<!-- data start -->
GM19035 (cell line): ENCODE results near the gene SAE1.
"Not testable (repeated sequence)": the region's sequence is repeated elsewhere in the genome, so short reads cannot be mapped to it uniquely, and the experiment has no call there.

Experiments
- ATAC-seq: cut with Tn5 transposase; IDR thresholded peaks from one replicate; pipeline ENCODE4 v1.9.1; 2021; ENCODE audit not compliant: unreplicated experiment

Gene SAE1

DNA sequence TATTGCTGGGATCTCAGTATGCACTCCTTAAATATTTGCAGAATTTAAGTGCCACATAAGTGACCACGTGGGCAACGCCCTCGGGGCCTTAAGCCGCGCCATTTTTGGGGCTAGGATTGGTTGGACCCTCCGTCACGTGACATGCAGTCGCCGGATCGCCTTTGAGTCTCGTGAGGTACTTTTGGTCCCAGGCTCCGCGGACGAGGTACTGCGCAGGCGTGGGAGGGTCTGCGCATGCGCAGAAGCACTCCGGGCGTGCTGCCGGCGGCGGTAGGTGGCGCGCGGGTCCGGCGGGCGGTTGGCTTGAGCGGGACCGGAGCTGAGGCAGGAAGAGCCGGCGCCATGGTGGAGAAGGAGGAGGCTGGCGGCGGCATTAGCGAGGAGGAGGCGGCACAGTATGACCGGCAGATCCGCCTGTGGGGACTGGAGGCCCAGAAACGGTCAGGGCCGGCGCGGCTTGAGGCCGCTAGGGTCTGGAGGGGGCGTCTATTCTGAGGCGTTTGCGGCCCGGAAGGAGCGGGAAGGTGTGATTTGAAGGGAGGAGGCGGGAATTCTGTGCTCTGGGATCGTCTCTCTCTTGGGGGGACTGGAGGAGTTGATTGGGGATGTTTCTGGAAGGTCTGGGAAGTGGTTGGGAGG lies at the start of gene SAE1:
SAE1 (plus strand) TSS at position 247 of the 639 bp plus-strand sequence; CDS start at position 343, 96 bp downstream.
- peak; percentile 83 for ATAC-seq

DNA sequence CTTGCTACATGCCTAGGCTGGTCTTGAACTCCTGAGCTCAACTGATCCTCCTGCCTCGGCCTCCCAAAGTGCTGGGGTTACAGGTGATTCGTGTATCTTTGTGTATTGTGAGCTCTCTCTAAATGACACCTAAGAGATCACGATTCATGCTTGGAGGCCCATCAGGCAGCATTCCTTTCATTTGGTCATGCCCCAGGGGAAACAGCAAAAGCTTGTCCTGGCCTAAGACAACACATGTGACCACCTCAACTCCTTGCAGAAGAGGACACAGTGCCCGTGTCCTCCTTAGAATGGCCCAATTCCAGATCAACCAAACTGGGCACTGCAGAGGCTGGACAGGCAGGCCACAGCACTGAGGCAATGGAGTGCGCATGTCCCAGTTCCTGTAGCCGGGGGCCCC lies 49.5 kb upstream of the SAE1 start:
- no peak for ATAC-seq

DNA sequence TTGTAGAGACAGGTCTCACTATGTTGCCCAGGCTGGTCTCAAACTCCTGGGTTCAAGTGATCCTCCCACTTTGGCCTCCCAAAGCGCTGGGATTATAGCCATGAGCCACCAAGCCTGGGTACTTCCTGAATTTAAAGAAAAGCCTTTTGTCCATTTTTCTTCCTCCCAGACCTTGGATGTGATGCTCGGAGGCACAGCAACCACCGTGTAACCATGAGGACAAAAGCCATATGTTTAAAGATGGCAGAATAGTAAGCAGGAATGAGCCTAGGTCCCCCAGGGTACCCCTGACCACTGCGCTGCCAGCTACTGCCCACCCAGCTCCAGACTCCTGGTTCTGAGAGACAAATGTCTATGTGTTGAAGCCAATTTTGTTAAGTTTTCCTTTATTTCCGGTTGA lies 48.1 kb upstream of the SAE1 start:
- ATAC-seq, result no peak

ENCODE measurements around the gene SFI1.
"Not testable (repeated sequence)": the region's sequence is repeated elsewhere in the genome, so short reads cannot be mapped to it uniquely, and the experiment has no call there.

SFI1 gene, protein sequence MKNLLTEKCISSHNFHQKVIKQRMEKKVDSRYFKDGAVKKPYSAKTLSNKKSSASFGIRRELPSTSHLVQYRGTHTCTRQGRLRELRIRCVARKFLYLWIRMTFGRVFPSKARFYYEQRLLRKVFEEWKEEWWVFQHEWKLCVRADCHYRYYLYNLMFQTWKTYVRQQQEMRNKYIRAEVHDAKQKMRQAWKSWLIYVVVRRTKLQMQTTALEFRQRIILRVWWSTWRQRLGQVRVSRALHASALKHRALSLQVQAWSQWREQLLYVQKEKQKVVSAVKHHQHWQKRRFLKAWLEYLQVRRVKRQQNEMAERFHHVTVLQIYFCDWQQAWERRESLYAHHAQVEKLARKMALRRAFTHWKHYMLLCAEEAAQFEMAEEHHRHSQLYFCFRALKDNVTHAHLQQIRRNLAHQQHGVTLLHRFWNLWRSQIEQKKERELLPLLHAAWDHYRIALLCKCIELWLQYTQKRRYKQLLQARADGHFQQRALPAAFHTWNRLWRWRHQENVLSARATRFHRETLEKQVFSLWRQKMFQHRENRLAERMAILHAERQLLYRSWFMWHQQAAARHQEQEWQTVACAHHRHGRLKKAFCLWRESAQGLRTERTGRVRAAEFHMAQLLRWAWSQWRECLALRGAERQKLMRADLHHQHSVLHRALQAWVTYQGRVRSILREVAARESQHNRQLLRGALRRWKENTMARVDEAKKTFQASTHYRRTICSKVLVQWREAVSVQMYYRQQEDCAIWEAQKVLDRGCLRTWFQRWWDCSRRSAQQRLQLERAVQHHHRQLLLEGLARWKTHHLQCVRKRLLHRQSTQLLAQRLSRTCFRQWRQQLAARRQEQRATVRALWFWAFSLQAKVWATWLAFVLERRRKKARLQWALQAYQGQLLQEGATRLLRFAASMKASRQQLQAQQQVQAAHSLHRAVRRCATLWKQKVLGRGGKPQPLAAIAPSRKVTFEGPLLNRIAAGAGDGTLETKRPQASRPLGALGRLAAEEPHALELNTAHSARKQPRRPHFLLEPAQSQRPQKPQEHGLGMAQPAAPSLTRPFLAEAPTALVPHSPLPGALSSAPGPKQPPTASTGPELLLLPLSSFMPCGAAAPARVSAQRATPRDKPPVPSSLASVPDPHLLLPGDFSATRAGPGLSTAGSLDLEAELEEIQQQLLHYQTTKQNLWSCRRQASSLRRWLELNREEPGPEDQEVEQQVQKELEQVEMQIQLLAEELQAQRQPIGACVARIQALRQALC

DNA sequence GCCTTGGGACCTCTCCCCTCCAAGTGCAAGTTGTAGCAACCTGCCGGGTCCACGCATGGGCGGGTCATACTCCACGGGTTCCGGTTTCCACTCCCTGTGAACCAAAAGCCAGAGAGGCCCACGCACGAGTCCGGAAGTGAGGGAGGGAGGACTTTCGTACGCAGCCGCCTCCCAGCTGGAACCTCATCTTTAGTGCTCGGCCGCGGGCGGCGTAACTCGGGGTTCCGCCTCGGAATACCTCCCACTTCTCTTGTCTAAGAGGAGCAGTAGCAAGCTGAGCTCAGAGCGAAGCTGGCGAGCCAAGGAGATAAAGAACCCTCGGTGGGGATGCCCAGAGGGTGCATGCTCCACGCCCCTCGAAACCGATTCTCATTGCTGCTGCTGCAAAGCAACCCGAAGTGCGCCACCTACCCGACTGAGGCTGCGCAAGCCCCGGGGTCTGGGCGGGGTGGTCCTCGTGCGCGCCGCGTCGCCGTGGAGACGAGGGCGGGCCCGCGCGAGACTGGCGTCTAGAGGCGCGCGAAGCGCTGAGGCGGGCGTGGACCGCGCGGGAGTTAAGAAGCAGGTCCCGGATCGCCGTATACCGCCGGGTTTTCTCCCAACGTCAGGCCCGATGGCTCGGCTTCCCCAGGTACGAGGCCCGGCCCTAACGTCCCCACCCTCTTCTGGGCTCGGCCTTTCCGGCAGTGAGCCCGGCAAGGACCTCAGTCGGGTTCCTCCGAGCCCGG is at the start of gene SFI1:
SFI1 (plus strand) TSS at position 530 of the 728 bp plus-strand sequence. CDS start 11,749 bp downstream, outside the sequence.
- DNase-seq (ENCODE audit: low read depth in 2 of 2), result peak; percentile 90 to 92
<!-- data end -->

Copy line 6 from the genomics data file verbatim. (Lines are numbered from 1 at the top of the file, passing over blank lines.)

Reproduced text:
DNA sequence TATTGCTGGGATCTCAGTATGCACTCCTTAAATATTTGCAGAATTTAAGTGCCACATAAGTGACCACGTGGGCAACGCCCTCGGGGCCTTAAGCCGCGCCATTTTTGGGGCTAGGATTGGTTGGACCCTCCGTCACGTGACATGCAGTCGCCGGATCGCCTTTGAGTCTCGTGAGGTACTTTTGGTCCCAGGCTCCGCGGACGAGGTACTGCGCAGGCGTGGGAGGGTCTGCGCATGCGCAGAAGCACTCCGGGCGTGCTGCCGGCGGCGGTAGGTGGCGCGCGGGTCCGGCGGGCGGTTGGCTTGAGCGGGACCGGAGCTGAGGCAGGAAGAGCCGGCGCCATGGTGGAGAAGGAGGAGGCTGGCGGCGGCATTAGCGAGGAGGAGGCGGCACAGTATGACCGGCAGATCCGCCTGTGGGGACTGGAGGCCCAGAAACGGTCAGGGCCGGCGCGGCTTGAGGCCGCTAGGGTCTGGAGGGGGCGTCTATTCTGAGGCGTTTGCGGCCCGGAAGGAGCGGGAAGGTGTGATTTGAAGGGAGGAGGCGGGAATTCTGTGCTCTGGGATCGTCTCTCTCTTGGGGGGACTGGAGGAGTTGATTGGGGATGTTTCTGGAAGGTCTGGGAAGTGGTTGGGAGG lies at the start of gene SAE1: